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Monday, November 5, 2007

The rest of the macroshift.

Continuing on my previous macroshift post, here are my reflections from the remainder of Ervin Laszlo's book Macroshift.

For me the rest of the book was a lighter read with some simple observations relating to the mindset shift that is called for and clearly already underway. Here are a couple of framing quotes to set the stage:

"In the past, a more adapted civilization evolved over several generations; the rythym of change was relatively slow. This is no longer the case. The critical period for change today is compressed within the lifetime of a single generation."

" A Chineses porverb warns, 'If we do not change direction, we are likely to end up exactly where we are headed.'"

That last one could be classified as 'duh' but it truly is amazing to look to our civilization and how little we get that, particularly in the face of clear indicators that our trajectory is unsustainable and has brought our civilization into a critical state of instability. In the face of the examples presented in the book of the unsustainable relationship among people and generally with the planet, it moves to exploring the new mindset to be created drawing from Ghandi's quote "Live more simply, so others can simply live."

From there comes the call to forget the following obsolete myths/beliefs:

  • "Nature is inexhaustible"
  • "Nature is a giant mechanism"
  • "Life is a struggle for survival"
  • "The market distributes benefits"
  • "The more you consume the better you are"
along with the following lesser beliefs:
  • Order through hierarchy
  • The ideology of Westfalia
  • Everyone is unique and separate
  • Everything is reversible
  • My country, right or wrong
  • The cult of efficiency
  • The technological imperative
  • Newer is better
  • Economic rationality
  • The future is none of our business
"Values and beliefs determine the way we perceive the world and suggest the ways we prioritize the responses to our perceptions. They affect almost all areas of our judgement and behaviour."

From here comes the call for a 'planetary ethic' that is described simply as: "Live in a way that allows others to live as well." where 'others' refers not only to humans but to all the plants and animals and all the living beings that make up the planet's web of life. This ethic asks also that we meet our responsibilities in the personal, business, and civic or political spheres.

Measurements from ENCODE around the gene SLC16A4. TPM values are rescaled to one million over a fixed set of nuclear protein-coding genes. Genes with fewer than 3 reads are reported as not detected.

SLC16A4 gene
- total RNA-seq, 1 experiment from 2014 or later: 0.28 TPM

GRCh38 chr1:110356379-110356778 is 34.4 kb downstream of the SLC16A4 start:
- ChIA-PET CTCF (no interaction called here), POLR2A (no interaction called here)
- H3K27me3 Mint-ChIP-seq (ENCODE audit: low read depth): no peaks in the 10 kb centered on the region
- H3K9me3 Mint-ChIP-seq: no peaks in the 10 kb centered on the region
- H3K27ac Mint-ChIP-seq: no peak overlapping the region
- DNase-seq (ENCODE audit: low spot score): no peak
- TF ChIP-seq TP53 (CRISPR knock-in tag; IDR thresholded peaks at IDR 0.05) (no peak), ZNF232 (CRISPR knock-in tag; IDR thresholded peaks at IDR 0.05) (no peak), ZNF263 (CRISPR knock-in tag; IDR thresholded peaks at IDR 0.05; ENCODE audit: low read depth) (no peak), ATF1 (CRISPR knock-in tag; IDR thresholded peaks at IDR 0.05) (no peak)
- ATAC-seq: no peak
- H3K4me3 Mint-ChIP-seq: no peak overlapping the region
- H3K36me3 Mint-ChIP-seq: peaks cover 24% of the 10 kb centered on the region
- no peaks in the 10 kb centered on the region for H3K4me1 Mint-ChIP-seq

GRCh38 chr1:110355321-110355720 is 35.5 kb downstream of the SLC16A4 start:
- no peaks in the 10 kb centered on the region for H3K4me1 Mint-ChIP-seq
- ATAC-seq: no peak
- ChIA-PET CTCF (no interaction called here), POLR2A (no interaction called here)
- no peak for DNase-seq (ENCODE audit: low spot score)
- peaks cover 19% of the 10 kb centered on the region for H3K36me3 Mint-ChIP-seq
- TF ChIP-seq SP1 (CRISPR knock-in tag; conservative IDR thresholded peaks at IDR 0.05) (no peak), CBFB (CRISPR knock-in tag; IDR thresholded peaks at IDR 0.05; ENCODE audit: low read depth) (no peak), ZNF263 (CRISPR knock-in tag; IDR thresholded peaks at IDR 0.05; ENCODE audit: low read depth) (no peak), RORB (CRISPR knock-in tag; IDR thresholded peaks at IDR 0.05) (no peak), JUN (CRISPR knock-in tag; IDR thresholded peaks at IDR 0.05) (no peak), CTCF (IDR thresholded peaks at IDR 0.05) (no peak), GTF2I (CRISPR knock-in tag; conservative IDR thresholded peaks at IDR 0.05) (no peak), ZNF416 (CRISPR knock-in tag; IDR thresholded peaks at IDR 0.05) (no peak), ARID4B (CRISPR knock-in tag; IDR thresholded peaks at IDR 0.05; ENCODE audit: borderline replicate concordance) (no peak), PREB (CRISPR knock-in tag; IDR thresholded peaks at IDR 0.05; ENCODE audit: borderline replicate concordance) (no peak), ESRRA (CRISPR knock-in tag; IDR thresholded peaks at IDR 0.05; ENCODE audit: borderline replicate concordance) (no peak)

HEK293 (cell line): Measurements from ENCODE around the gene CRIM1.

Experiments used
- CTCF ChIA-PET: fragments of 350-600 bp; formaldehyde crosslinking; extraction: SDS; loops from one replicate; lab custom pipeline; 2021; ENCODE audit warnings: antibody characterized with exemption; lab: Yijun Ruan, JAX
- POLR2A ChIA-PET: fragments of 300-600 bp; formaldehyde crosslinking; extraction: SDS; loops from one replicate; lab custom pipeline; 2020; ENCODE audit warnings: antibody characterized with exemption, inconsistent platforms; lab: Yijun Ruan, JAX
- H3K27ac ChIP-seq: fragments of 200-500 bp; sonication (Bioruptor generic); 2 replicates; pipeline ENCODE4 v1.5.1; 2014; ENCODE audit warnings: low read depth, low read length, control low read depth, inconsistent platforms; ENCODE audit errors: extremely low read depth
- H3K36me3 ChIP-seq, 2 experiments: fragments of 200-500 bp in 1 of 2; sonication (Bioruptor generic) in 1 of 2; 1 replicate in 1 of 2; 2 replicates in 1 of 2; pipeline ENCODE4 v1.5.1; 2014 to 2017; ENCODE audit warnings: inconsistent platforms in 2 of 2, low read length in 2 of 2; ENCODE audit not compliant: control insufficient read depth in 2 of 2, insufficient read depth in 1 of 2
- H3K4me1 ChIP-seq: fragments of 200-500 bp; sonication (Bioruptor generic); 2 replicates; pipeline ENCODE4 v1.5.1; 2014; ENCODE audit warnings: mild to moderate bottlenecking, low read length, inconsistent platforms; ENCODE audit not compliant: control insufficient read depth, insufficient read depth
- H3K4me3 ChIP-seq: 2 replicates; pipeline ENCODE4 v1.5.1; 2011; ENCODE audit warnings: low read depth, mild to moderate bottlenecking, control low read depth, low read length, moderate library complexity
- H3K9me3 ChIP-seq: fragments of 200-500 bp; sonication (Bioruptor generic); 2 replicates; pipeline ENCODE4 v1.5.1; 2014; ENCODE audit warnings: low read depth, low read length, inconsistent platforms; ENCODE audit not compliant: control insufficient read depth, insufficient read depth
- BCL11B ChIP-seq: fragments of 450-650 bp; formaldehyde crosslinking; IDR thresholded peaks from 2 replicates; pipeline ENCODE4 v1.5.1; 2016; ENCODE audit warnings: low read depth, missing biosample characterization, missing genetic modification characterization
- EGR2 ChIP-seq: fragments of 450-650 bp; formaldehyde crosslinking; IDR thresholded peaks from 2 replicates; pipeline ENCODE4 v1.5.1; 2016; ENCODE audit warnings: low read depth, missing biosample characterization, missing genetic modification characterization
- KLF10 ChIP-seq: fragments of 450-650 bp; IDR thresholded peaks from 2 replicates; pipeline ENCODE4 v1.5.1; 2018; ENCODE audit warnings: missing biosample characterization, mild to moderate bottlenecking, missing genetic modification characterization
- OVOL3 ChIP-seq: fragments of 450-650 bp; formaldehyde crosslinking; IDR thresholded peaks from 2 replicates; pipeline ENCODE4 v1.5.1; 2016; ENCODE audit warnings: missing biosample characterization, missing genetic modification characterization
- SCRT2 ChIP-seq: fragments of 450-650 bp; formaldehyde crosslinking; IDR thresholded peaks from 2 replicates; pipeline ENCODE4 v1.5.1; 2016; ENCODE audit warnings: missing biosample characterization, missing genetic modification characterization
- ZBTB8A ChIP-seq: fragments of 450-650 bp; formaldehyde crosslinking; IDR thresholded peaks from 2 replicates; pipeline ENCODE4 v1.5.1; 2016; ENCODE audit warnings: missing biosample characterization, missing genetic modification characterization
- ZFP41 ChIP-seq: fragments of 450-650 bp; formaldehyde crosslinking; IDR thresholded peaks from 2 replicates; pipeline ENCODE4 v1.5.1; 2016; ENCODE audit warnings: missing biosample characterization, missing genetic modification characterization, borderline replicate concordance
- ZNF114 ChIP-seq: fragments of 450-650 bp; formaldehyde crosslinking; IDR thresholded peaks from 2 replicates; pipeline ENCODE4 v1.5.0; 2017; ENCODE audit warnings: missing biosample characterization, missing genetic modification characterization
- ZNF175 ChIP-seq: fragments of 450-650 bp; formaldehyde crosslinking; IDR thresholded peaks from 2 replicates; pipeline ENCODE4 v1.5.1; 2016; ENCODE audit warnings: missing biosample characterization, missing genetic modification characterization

"Logos-inspired evolution was materialistic and conquest and consumption-oriented. The alternative to it is evolution centered on human development and development of human communities." This quote frames the remainder of the book which suggests we are moving from:
  • a focus on ends of conquest, colonization, and consumption
  • which were served by technologies that use and transform matter, that generate the power to operate matter-transforming technologies, and that whet people's appetite, create artificial demand, and shift patterns of consumption.
Replacing those ends are the means and ends of connection, communication, and consciousness.

Some of the specific mindset shifts uncovered include:
  • The shift from competition to reconciliation and partnership
  • The shift from greed and scarcity to sufficiency and caring
  • The shift from outer to inner authority
  • The shift from separation to wholeness
  • The shift from mechanistic to living systems
  • The shift from organizational fragmentation to coherent integration
So to summarize, what I took is that we are seeking to emerge a planetary ethic of:
  • "Live in a way that allows others to live as well"
and the means and ends of:
  • connection;
  • communication; and
  • consciousness
And to cap off this post, I'll end with one of the final quotes that described the spirit of this for me:

"To live with and not against each other, to live in a way that does not rob the chances of others to live as well, to care what is happening to the poor and the powerless as well as to nature calls for feeling and intuition; for sensing the situation in which we find ourselves, apprehending its manifold aspects and creatively responding to it." There's a lot in that one as I reread it.

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